Just to compare, I am going to turn the Warp Stabilizer off for a moment, preview again, and now you'll see the degree of bounce going on in the footage as well as this jerky motion here at the end where the camera hits its stop but the elephant keeps moving. Warp Stabilizer back on and the result is a smoother shot. Now for many shots this may be all that you need, however, there's a couple of quick adjustments you can make before you dive in deeper and really start tweaking out what Warp Stabilizer can do.
One is the Smoothness parameter. You'll notice that by default Warp Stabilizer does not lock off the camera shot, it does not keep the background entirely stationary or the elephant entirely stationary. Instead, it attempts to smooth the motion in the shot rather than remove any motion in the shot. You can adjust the amount of smoothness in that camera movement. For example, I'll increase this to 200%. Yes, you can go over 100%. It's already analyzed the footage, it just needs to take the data that's already analyzed and applied to re-stabilize the shot, it has to come up with a new camera pan movement and a new scale of the footage to take into account the smoother camera movement that we've just requested.
I'll cue up another RAM preview and now we have a much more gradual take off to the camera movement and a much smoother pan with even less bounce up and down. The cost of having smoother movement is that the Auto-scale parameter, the amount the Warp Stabilizer needs to scale up the footage so no edges get exposed while smoothing up the camera shot has increased. When I had a Smoothness value of just 50% you'll see it does not need the Auto-scale by quite as much to keep the footage in the frame all the time.
And this problem of keeping footage framed is something we will really discuss in the next chapter when we work with a Point Stabilizer and Tracker. But what if you did want a completely locked off shot? Increasing the Smoothness value won't get you there; you cannot get too infinite smoothness, which means locked off. Instead, you'll want to use the Result pop-up which has two choices: Smooth Motion or No Motion. A locked off camera isn't always desirable, for example in this case, which is a continuously panning shot, we're not trying to remove camera jitter on what is an otherwise stable shot.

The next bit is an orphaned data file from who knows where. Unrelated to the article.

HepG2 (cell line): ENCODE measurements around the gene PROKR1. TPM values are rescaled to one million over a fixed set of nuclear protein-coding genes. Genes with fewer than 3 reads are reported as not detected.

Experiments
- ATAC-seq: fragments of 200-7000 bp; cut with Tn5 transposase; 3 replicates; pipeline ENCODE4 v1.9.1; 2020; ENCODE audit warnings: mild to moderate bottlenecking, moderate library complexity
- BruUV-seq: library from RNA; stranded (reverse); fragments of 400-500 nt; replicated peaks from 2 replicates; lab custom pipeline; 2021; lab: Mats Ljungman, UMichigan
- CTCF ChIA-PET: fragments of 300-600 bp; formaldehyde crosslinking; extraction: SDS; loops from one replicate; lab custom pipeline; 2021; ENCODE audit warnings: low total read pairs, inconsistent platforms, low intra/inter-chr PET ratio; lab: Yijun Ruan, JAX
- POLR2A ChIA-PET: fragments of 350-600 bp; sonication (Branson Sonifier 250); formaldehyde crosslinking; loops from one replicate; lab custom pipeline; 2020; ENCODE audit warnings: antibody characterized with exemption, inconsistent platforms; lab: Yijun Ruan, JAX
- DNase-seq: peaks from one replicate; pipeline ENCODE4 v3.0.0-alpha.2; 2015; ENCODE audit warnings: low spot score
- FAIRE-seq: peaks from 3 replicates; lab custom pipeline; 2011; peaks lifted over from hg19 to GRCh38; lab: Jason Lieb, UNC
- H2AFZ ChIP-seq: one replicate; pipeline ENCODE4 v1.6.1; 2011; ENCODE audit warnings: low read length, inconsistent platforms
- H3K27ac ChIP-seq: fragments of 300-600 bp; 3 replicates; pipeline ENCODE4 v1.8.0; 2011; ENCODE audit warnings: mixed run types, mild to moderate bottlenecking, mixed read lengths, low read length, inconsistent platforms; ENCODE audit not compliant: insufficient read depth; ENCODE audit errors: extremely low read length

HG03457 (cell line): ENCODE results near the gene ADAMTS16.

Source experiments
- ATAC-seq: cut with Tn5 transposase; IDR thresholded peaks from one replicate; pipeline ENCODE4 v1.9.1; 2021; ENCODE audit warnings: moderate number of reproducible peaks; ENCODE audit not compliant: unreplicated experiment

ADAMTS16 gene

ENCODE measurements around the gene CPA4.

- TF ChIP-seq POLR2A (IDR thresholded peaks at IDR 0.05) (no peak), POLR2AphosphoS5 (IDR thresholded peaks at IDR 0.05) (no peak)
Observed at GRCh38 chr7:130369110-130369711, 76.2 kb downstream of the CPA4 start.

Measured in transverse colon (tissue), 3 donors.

We're trying to smooth out a pan. In this particular case, if I was to pick No Motion, After Effects is going to have to really scale up a shot and still end up with blank gaps on left and right. The background will be stable with the elephant walking through the shot, but not much of the shot would be usable. There are ways to work around this and that's what I am going to be talking about in the next movie; tweaking out these other parameters such as Borders and the Advanced section. But if all you have is a handheld camera, that should have been on a tripod and should not have been panning, maybe No Motion is what you want.
I find I am personally going for Smooth Motion these days just because it provides a more organic shot rather than something that looks artificially locked off.